Wednesday, February 17, 2010

How to Make Felted Soap

Since one of the options in my current giveaway is a Soap Felting Kit, I thought I'd make an instructional video and post it here, so everyone can see how easy it is to make your own felted soap.

Prefer written instructions? No problem! Below are the basic soap-felting instructions that come with our kit:

Felted Soap Instructions

Felting over a bar of soap is easy and fun. Besides the soap and wool included in this kit, the only things you need to provide are a bowl of hot water and about 15 minutes of your time.

Your hands will get wet and soapy while you’re doing this, so you’ll want to work on a counter or tabletop that won’t be harmed if it gets damp. You may want to set out a clean towel to wipe your hands on, and to set your finished soap on to dry.

Ready to get started? Let’s go!

1. Fill a medium sized mixing bowl with hot water. The water should be as hot as you can comfortably put your hands in. Don’t make it so hot that you burn yourself!

2. Remove the wrapper and label from your soap.

3. Take the wool out of its bag and set it nearby so you can reach it easily, but where it won’t accidentally get wet before you’re ready to work with it.

4. You’ll find that your wool separates naturally into fist-sized lumps because of the way that it has been carded. Take one lump and gently unroll and spread it so that it is fairly flat and even. Wrap this pad of wool gently but snugly around your bar of soap.

5. Take a second lump of wool, spread it out, and wrap it around your soap in the other direction. If you wrapped the wool lengthwise the first time, wrap it around the width of the soap this time. Try to spread all the fibers around so that all surfaces of the soap are covered.

6. Repeat the previous step, always alternating the direction that you’re wrapping the wool, until your soap is thoroughly covered. I usually find that 3 lumps of wool are about the right amount. You will probably have some wool left over when you’re done, so don’t feel like you need to use all of it just because it’s there.

7. Once your soap is thoroughly covered with wool, cup it in both hands to hold the wool firmly in place, and dip it into the hot water. Still holding the wool in place, lift the soap from the water.

8. Gently begin to pat and press the wet wool against your soap. Don’t use too much pressure at first, or you’ll slide the wool out of place and expose the bare soap (If that happens, slide the wool back into place before you continue). The soap will start to lather. Just keep patting, being sure to show equal attention to all sides.

9. As the wool starts to felt, you’ll feel it begin to hold together on its own, without you having to hold it in place. At that point you can begin rubbing the wool more vigorously. If you need to, you can wet your hands or dip the soap in the water again. Slide the soap through your hands over and over, flipping it frequently so that you’re rubbing in all directions. Keep doing this for about 10-15 minutes or until the wool has formed a solid felt pad all around your soap.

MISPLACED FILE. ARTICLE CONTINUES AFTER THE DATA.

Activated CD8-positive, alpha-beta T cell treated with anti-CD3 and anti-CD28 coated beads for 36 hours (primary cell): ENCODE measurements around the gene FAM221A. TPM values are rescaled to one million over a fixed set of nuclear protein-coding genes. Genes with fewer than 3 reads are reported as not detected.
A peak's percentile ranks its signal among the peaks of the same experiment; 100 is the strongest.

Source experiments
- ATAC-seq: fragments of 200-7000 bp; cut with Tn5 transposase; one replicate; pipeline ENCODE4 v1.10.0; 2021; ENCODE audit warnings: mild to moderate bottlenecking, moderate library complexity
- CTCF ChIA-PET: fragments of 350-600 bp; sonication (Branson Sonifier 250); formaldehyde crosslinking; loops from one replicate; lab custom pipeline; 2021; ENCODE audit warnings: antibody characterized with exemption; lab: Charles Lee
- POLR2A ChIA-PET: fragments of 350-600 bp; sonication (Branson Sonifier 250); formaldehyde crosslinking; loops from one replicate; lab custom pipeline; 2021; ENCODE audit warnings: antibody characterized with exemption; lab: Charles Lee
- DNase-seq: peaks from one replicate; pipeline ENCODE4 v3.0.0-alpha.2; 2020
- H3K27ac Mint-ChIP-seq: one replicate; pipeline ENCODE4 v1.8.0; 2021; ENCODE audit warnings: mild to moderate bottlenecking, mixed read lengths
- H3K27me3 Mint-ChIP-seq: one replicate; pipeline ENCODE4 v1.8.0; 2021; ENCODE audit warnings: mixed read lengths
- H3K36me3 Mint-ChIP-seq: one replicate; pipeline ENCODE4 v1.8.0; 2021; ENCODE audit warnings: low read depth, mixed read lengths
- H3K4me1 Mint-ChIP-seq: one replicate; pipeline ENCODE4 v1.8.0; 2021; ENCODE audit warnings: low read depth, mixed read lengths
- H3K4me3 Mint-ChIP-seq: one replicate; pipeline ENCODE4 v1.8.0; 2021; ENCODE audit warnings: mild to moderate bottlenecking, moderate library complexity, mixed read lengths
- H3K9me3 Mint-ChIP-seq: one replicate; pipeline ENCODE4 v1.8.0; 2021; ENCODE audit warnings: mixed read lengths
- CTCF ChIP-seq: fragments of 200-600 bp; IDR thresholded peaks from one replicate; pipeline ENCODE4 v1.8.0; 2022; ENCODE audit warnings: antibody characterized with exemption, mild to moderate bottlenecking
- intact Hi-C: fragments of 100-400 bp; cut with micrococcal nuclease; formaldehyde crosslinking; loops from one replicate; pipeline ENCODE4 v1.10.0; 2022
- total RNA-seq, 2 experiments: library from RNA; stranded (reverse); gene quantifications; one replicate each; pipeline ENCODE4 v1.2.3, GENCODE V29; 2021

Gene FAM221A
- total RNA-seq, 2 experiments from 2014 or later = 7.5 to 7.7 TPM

10. You’re done! Rinse the soap in the bowl of water one final time to wash off the suds, then place it on a towel to dry.

UPDATE: If you've read all this and you're asking yourself, "Yes, but WHY would I want to make felted soap?" read my followup post.


Katy @ Pie Bird said...

How wonderful! Thanks for the amazingly detailed tutorial :) Love my necklace!

Heather O. said...

thanks Nancy!!! great vid!

Camaspermaculture said...

Jus curious-Why would anyone want to felt their soap? What happens when there is no more soap. Can you use the felt for anything else?

Nancy Chase said...

Wool felted around a bar of soap forms a natural scrubby, with pleasant, gentle exfoliation, like a good washcloth.

It also makes the soap easier to grip. As the soap is used, the wool shrinks to fit what is left, so you can use the whole bar, avoiding those slippery little end bits of soap that are hard to hold, slip down the drain, and are wasted.

When the soap is gone, you can even cut a slit into the remaining felt "jacket" and use it as a small pouch! Or fill it with catnip for an all-natural cat toy.

Also, if you've never tried felting before, felting around a bar of soap is a quick, easy project, good for a first timer.

It's easy enough for kids to do, so it makes a fun craft activity for them. They may even enjoy bath time more if they get to use the results of their project! :-)